Wednesday, 20 April 2016

William Parkinson, sculptor, Gold Medal Winner 1901

A sculpture student at the Blackheath School of Art, William Parkinson, was awarded a gold medal for his Studies of Historic Styles of Ornament in 1901.[1] Parkinson won a number of awards for his art works at the school in the following years –
1901 – in addition to the gold medal he won a silver medal for Designs Based on a Flowering Plant.[2]
1902 – two book prizes for Ornament Modelled from the Flat and Flowers and Foliage Modelled from Nature.[3]
1903 – silver medal for Model of a Figure in Relief from a Figure Cast in the Round[4] and a  bronze medal for Model of a Figure from the Antique[5]
1904 – bronze medal for Chalk Drawing of a figure from the Antique[6]

Perhaps the most important legacy of his student years at the school that survives today is the illustration on page 24 of the 1903 award book depicting his silver medal winning work depicting a nude male figure. Its essentially classical appearance is betrayed only by the figure’s early twentieth century hairstyle and side-burns.

William Parkinson, Figure in Relief from a Figure Cast in the Round, 1903.
Source: National Competition 1903, List of Students Awarded, 1903, p. 24.

Parkinson’s skill was highlighted in the comments by the judges although overall the work in this category was felt not to be of the highest standard:
The work in this subject, on the whole, is very weak, and the only award the Examiners are able to make is that of a Silver Medal to William Parkinson, of Blackheath School of Art, for the carefulness of drawing and the thorough appreciation of relief treatment shown in his work.[7]

It may already become apparent that the history of the early years of the school of art depends greatly upon the review of the student exhibition of 1904. The review in the case of Parkinson highlights what the reviewer thought of the standard of sculpture produced at the school. Despite winning a bronze medal in 1902 Parkinson is not mentioned by name and the reviewer highlighted that there was nothing of ‘special ability’ outside of pure academic style in the field of modelling.[8]

As yet I have not been able to find anything more about whether William Parkinson continued working as a sculptor after he left the school. Surprisingly, to me anyway, the name William Parkinson is rather common in Kent (also Greenwich) during the early 1900’s. Assuming that William Parkinson was born circa 1880 (so that he would have been in his late teens, early twenties at the school) I have come across the following in the 1911 census –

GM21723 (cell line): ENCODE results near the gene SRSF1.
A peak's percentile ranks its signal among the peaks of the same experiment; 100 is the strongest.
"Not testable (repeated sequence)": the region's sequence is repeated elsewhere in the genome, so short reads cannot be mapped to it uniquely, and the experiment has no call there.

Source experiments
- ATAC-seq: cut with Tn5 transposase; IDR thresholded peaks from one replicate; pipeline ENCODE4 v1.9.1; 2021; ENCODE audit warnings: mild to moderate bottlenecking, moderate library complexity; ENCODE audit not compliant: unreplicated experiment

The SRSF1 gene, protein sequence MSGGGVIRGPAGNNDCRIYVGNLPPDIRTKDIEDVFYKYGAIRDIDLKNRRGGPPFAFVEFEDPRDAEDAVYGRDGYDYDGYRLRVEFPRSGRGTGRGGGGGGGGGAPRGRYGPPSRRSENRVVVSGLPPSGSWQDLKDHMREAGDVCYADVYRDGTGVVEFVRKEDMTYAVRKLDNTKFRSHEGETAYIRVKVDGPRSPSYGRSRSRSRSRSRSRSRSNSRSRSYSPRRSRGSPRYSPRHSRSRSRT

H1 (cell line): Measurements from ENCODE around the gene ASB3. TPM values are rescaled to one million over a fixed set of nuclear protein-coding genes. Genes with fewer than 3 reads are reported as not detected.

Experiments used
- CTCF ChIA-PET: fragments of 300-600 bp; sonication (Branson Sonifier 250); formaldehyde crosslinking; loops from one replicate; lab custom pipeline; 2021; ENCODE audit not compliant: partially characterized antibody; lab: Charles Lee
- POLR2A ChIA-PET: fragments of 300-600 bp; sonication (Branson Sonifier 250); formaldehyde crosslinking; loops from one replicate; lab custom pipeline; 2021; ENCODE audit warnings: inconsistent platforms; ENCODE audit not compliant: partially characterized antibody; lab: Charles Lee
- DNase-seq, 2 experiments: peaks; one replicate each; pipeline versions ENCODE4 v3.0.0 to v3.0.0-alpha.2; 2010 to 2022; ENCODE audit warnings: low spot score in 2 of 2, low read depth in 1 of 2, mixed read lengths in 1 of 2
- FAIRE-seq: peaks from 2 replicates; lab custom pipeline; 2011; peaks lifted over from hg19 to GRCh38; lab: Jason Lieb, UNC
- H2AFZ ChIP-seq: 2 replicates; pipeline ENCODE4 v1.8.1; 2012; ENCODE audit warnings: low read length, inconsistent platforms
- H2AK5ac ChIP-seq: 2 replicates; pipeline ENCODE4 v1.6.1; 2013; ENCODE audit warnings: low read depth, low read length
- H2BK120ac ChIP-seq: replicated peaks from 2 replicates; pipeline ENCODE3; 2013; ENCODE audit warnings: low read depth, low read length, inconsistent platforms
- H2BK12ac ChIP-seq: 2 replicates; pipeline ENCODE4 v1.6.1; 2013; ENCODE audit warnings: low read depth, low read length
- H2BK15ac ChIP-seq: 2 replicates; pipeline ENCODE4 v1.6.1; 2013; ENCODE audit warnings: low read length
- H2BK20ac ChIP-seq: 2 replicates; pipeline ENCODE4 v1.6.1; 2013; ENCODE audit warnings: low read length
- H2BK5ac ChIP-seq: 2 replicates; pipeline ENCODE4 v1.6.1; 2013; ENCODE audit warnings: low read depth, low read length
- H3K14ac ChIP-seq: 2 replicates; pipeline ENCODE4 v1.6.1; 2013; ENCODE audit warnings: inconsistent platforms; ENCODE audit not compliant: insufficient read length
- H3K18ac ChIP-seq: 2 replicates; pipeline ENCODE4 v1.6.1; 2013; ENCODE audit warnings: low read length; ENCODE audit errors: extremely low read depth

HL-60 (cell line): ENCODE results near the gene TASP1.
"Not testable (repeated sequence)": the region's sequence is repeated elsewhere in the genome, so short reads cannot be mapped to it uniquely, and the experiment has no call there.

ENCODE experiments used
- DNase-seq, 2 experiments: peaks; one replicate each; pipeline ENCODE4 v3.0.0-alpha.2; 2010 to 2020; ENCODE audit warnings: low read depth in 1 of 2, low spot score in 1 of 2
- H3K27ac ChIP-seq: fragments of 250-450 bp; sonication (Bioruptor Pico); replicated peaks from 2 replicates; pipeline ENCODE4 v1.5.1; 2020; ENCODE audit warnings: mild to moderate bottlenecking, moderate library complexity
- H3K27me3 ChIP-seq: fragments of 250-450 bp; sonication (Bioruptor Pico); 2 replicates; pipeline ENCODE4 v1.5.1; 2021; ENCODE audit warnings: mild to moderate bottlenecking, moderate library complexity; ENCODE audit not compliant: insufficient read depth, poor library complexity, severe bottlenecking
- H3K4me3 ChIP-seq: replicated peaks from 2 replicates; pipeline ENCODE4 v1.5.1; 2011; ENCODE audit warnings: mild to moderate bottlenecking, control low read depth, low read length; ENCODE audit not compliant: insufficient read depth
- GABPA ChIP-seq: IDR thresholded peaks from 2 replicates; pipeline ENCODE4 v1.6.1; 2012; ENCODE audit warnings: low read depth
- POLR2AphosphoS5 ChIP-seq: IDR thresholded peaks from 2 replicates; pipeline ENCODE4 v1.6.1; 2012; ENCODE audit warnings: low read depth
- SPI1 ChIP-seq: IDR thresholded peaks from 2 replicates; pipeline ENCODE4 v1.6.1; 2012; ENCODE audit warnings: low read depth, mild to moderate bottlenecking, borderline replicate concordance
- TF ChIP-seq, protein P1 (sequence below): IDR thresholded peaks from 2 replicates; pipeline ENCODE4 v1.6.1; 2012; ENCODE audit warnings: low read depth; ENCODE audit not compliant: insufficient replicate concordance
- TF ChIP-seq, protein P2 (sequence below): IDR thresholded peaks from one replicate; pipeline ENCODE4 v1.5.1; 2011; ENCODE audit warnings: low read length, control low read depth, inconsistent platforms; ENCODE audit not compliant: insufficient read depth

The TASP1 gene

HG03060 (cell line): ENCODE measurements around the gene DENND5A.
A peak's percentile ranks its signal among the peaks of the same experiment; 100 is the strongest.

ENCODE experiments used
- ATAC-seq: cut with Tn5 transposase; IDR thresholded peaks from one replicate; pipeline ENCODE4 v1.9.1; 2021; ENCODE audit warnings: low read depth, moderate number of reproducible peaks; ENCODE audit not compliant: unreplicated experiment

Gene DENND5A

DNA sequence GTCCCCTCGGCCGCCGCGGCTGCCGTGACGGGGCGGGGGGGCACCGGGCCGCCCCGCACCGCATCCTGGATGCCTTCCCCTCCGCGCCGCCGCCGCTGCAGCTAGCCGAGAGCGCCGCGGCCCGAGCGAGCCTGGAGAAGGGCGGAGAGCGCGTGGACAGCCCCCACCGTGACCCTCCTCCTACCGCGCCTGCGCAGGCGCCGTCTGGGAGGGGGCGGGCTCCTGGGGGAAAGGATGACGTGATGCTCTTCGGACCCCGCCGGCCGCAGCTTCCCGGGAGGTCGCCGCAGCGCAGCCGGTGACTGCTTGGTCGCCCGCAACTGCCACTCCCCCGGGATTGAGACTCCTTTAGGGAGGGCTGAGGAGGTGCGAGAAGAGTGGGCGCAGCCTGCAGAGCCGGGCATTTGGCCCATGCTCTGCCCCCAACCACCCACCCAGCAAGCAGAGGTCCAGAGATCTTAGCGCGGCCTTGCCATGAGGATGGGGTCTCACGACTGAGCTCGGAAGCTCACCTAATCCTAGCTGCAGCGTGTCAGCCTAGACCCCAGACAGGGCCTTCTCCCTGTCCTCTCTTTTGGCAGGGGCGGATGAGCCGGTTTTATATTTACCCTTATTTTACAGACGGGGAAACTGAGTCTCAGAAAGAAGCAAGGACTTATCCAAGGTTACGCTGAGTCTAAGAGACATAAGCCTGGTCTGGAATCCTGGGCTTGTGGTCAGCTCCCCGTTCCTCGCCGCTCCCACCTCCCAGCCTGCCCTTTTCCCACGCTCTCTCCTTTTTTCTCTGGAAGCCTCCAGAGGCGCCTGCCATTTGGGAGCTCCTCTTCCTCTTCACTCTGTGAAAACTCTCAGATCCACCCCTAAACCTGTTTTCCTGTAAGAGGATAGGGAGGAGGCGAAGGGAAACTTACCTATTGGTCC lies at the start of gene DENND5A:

William Parkinson, age 31, Soap Boiler, 23 Hatcliffe Street, Greenwich
William J Parkinson, age 35, Sorter Post Office, 107 Ilderton Road, Rotherhithe
Henry William Parkinson, age 33, Carmen (local transport?), 4 Topham Place, Prior Street, Greenwich
William Parkinson, age 24, Milkman Dairyman, 40 Staunton Street, Deptford
William C Parkinson, age 34, Mariner, Merchant Service, 9 The Grove, Gravesend

Hopefully in time it might become apparent what happened to William Parkinson and whether he continued a career as an artist. I will update this entry when anything further comes to light

[1] ‘1901 Catalogue of National Art Awards’, The Artist: An Illustrated Monthly Record of Arts, Crafts and Industries (American Edition), Volume 31. p. 76.
[2] loc. cit. p. 79.
[3] National Competition 1902, List of Students Awarded, 1902, p. 10.
[4] National Competition 1903, List of Students Awarded, 1903, p. 7.
[5] loc. cit. p. 8.
[6] National Competition 1904, List of Students Awarded, 1904, p. 7.
[7] loc. cit. p. 25.
[8] “Art Exhibitions: Blackheath School of Art”, Arts & Crafts Magazine, vol. 1-2, Hutchinson & Company, 1904, p.325.

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